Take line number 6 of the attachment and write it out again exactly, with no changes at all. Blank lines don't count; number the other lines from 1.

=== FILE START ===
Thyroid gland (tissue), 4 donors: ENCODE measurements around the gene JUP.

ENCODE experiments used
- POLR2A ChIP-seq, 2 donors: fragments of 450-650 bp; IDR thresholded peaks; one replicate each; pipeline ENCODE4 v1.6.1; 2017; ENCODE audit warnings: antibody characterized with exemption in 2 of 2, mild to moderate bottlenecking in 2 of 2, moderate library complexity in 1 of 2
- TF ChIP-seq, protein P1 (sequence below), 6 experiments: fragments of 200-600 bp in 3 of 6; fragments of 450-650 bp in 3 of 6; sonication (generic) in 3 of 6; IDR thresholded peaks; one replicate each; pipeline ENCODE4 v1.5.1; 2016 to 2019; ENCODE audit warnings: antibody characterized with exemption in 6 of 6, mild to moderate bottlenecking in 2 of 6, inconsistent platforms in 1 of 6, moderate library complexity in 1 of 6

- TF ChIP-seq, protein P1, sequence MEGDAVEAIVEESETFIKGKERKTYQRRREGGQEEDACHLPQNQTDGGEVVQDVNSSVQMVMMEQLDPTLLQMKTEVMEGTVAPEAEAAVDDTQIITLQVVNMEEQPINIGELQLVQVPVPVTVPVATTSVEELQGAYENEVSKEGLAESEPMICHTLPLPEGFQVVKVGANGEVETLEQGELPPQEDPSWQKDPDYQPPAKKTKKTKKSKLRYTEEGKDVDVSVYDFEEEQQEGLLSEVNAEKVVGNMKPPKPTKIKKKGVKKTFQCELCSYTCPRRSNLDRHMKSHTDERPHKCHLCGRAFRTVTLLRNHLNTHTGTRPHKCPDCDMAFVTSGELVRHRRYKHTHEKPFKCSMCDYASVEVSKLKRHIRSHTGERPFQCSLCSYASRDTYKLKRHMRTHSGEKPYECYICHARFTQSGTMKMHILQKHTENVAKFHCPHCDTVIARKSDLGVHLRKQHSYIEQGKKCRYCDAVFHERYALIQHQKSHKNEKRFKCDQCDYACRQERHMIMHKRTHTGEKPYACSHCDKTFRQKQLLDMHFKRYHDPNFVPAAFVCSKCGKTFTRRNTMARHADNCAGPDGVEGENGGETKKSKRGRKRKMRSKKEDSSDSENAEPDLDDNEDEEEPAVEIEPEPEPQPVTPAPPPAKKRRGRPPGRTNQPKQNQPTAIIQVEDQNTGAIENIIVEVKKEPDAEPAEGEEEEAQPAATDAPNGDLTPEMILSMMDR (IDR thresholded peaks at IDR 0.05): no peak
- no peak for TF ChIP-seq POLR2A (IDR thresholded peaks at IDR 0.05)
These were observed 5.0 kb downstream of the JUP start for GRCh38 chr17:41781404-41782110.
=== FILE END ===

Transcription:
- no peak for TF ChIP-seq POLR2A (IDR thresholded peaks at IDR 0.05)